In addition to its modern construction, the auditorium, in the words of alumni and Academy Award-winning actress Mercedes McCambridge, possessed strange aural properties:
When empty the auditorium at Mundelein College was acoustically quite unsound… When it was full of people, the acoustics were great. But in the emptiness there was booming and echo… a perfect place for me to work on my voice… I literally learned to play my instrument by ear. The reverberations that hit back at me from the walls and the deep hole of the balcony let me know that nasal tones are scarcely ever effective, that each word deserves its completeness or it is received as garbled garbage…
Sister Mary Leola Oliver served as the department’s first director from 1930-1938, and began the program’s long history of innovation. She not only produced an impressive array of productions ranging from Shakespeare to the tragicomedies of Henri Gheon, but also organized her students into a verse-speaking choir, a new concept from Europe where combinations of light and dark voices performed texts in half-spoken, half-sung arrangements. The program proved so successful that Sister Leola won her choir a 5-year radio contract with NBC, exposing Mundelein Drama to millions of listeners and giving students like Mercedes McCambridge a jump-start to their acting careers. The much-loved Sister Leola counted famous thespians – including Ethel Barrymore and Claude Rains – among her friends, leading to exciting guest speakers for her students.
From 1938 to 1960, Sister Carmelia Hanses directed the department, which contained both the drama and speech programs at Mundelein. Sister Carmelia innovated by using theater to treat speech disorders, much as Viola Spolin created improv theater (also in Chicago) to help children develop socialization skills through play. Under Sister Carmelia’s leadership, the Mundelein students coached a theater program for the children of Chicago, and many went on to work in the field of speech pathology.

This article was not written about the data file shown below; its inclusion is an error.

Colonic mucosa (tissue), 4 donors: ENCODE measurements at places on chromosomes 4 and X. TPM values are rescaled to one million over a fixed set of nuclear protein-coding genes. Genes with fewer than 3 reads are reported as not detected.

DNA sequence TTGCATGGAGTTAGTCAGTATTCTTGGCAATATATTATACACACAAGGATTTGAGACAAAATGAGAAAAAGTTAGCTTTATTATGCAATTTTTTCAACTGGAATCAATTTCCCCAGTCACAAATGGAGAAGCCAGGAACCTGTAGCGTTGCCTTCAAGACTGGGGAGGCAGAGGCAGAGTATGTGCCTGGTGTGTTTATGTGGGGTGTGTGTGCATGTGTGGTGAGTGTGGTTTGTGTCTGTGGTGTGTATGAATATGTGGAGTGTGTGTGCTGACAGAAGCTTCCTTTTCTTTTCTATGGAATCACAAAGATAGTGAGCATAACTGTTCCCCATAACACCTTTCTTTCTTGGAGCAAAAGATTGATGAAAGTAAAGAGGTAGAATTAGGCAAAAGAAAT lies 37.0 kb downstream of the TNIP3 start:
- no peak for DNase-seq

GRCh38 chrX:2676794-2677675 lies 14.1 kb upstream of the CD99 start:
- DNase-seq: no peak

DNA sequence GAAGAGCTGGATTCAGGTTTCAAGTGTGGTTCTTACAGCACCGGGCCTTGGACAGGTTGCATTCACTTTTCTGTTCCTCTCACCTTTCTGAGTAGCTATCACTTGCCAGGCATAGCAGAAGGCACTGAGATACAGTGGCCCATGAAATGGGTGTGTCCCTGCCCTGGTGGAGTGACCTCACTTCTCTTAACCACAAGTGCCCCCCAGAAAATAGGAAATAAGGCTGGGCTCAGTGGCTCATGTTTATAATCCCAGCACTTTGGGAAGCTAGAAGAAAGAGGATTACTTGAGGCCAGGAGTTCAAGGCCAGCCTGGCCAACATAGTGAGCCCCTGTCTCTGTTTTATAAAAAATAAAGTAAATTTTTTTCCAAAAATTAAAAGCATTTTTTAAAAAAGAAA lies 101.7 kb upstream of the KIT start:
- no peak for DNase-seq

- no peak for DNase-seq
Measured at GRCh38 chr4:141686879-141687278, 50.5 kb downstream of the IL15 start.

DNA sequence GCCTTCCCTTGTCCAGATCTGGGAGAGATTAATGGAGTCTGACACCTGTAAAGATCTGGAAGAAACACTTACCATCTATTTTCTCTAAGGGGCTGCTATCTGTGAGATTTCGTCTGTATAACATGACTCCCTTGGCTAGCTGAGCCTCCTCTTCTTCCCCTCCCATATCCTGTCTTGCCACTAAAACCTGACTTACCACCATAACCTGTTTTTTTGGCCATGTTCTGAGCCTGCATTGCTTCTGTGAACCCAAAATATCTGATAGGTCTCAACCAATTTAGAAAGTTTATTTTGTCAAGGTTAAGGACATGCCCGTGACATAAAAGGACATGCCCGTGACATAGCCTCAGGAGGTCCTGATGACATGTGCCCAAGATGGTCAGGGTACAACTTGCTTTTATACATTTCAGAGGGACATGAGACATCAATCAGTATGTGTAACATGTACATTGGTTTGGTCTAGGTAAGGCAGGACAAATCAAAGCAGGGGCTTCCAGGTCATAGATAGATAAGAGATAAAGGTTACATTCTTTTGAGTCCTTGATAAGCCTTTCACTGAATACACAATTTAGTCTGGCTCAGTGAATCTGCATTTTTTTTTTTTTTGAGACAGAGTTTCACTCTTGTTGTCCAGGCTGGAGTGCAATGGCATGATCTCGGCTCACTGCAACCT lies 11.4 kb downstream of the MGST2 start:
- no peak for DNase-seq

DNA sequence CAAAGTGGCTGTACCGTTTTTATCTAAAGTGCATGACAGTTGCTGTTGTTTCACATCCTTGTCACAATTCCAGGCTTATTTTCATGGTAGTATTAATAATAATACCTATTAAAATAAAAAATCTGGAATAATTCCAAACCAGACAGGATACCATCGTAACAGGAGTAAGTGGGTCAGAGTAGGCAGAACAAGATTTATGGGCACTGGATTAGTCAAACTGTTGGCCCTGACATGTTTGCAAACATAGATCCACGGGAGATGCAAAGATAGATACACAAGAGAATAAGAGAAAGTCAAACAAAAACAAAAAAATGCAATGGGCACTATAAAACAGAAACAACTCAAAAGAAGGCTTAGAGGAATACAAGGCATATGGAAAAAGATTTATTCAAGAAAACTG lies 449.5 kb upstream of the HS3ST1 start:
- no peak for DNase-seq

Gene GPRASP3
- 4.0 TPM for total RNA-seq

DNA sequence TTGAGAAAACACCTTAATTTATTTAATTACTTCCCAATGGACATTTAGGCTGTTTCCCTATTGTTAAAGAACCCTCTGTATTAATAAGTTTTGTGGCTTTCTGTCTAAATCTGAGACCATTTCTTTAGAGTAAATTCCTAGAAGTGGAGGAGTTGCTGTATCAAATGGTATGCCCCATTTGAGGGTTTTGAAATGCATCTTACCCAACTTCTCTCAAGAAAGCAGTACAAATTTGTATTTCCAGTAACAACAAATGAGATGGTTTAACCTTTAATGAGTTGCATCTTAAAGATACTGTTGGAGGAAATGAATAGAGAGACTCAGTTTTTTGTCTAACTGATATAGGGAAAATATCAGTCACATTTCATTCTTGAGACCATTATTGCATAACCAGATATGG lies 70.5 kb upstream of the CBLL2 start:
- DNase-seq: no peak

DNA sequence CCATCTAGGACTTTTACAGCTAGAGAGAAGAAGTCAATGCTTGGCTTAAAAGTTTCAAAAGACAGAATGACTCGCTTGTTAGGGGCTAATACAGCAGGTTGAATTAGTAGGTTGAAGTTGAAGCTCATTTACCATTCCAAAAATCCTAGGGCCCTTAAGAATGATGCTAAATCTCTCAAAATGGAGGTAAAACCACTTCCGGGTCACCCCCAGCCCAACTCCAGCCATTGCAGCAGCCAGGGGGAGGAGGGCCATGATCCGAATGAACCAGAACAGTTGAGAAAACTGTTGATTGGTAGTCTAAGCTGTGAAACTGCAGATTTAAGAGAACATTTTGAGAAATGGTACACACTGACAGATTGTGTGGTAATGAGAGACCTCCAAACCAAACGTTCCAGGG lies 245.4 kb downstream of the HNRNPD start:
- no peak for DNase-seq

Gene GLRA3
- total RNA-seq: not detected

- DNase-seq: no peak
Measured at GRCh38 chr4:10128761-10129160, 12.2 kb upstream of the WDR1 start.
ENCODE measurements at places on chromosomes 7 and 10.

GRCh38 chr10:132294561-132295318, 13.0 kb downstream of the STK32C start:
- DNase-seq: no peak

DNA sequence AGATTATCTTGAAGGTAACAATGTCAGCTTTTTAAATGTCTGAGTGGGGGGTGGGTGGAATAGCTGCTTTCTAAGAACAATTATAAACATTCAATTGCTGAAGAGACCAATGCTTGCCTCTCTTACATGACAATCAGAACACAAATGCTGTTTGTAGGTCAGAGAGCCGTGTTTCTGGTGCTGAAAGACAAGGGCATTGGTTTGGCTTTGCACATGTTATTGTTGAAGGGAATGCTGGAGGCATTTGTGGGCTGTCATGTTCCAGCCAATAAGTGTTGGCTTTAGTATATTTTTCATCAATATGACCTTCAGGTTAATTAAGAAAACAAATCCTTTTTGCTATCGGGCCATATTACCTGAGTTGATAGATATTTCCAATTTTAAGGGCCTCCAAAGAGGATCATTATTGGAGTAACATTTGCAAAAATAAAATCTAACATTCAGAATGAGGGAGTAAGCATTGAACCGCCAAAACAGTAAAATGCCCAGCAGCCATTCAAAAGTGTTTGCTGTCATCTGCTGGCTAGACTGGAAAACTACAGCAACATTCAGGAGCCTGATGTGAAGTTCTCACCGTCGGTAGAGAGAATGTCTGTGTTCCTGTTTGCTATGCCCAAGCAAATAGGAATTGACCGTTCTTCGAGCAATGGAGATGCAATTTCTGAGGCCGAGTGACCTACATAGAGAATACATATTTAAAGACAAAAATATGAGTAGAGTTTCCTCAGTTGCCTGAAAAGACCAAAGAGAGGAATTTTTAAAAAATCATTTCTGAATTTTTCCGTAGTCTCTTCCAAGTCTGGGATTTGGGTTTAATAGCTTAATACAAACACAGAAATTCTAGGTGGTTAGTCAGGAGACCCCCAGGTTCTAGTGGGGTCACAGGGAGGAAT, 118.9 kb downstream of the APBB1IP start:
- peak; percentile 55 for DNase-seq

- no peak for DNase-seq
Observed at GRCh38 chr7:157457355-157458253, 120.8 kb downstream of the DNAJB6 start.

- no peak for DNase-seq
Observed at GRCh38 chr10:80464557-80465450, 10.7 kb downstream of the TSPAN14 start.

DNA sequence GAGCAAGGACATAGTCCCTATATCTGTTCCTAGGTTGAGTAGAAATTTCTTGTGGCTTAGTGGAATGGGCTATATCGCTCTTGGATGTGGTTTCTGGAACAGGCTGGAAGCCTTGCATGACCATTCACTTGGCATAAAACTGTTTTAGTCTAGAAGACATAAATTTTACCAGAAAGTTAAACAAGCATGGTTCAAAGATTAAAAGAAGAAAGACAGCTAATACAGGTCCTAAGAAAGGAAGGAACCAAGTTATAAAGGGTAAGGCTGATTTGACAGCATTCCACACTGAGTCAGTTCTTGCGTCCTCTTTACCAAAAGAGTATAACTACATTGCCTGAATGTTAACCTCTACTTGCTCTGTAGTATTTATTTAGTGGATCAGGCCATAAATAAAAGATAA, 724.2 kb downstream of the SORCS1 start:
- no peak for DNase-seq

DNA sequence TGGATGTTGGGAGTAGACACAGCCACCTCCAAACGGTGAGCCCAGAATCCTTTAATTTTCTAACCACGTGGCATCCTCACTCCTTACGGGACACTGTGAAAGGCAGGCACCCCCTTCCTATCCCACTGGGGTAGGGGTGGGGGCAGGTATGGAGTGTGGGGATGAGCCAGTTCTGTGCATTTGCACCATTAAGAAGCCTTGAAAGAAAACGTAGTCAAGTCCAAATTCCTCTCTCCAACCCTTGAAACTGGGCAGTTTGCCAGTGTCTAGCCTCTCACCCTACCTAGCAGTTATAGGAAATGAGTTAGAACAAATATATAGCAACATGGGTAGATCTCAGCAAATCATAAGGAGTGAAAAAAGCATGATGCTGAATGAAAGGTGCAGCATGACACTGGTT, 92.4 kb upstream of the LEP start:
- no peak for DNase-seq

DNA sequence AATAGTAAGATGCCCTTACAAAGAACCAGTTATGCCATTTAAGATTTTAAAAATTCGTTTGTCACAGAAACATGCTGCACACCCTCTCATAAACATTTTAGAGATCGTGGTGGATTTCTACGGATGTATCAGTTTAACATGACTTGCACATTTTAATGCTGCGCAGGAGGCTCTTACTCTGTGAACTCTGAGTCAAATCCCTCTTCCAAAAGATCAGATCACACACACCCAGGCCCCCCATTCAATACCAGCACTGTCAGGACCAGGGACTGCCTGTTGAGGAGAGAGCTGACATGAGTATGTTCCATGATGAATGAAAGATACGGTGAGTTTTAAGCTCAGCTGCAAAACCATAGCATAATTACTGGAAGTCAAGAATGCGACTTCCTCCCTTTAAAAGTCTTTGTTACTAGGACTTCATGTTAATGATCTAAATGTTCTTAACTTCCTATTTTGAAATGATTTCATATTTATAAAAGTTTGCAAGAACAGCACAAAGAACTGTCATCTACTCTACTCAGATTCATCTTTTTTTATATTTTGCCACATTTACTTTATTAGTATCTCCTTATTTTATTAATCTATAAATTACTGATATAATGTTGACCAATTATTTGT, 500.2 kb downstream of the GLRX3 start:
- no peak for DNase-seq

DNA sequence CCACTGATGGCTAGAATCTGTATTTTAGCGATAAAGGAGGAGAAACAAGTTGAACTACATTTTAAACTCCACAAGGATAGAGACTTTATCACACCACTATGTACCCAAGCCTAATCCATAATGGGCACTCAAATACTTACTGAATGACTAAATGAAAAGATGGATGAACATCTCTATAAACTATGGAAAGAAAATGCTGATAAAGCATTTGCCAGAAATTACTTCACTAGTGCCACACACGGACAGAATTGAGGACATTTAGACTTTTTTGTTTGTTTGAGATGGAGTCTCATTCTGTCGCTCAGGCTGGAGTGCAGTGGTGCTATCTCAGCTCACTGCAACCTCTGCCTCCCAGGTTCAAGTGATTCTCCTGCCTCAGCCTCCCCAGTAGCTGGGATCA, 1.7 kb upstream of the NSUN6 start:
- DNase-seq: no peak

Although Sister Carmelia technically directed the program until 1960, the real director of the drama portion of the program from 1952 to 1980 was Sister Jeanelle Bergen, who prolifically produced three major plays a year in addition to smaller reviews and mosaics written by her students. Sister Jeanelle, while still incorporating the classics, also introduced her students to post-modern theater and plays with controversial topics, such as her 1968 production of Shelagh Delaney’s A Taste of Honey which tackles subjects including alcoholism, racism, and homosexuality.
But perhaps Sister Jeanelle’s most innovative contribution to the program was her commitment to preparing her students for the television age. Despite a dearth of equipment, she arranged classes on television production, created local television programs related to the Catholic church, and even took a summer internship at a game show so she could learn the tricks of the trade to teach her students. Once an executive hoping to score complimentary tickets called her “Jeanie Baby” on the phone, shocked to find on his arrival that “Jeanie Baby” was a nun in full habit, holding a clipboard while helping film “The Match Game”.